But it seems we have no alternative.
|Posted on Sunday, October 12, 2003 - 02:54 pm: |
"God knows, huge kudos goes to people who give up their time to run these events - but the learning curve seems to be zip."
Regional pride is a damnable thing. As is "not invented here." A local staff is not only a good thing, it's essential. But there also needs to be some kind of long-term convention memory. Not to mention someone who knows the basics of large group management.
I've floated the idea of a 3-term "overseer" for WorldCons before, with a one-year overlap between terms so there's on the job training on how to handle hotel contracts, site planning, etc..
And hey, as long as we're dreaming, why not mkae it a (low) paid volunteer position? That way we'll get someone who's actually knowledgable and competent (I have someone in mind already, actually. If he wouldn't kill me for it, which he would.)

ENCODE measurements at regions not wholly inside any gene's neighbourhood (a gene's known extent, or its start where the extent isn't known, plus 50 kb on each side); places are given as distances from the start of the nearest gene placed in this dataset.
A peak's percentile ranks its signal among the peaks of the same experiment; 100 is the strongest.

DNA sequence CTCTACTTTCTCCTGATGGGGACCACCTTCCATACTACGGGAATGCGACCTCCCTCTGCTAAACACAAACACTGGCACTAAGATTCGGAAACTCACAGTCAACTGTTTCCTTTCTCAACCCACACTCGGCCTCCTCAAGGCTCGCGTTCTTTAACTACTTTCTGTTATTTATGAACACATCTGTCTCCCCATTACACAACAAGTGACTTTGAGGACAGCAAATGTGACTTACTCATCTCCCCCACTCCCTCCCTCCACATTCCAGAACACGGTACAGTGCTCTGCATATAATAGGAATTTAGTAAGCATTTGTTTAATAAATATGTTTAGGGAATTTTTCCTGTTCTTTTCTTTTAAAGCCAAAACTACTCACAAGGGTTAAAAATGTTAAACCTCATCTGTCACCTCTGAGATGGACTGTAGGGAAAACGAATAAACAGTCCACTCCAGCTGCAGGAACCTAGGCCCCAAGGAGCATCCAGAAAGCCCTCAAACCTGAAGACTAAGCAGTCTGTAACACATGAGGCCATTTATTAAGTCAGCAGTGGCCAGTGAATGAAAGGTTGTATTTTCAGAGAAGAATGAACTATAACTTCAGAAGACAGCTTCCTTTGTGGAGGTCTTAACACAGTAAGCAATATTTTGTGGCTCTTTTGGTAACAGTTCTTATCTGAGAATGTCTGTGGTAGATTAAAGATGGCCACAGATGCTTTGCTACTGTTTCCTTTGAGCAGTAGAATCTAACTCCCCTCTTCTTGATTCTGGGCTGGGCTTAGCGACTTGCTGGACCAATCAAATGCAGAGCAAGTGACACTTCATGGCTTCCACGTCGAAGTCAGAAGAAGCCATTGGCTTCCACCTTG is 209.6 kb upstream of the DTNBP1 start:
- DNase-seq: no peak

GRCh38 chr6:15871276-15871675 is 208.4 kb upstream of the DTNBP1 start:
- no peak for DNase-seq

|Posted on Sunday, October 12, 2003 - 03:16 pm: |
Hmm, I wonder who that would be...<g>
|Posted on Monday, October 13, 2003 - 02:26 am: |
>I've floated the idea of a 3-term "overseer" for WorldCons before, with a one-year overlap between terms so there's on the job training on how to handle hotel contracts, site planning, etc..
Absolutely. I could not agree more with this.
Though I can see the 'poison chalice' side of the argument. Also <g>.
|Posted on Tuesday, October 14, 2003 - 03:29 pm: |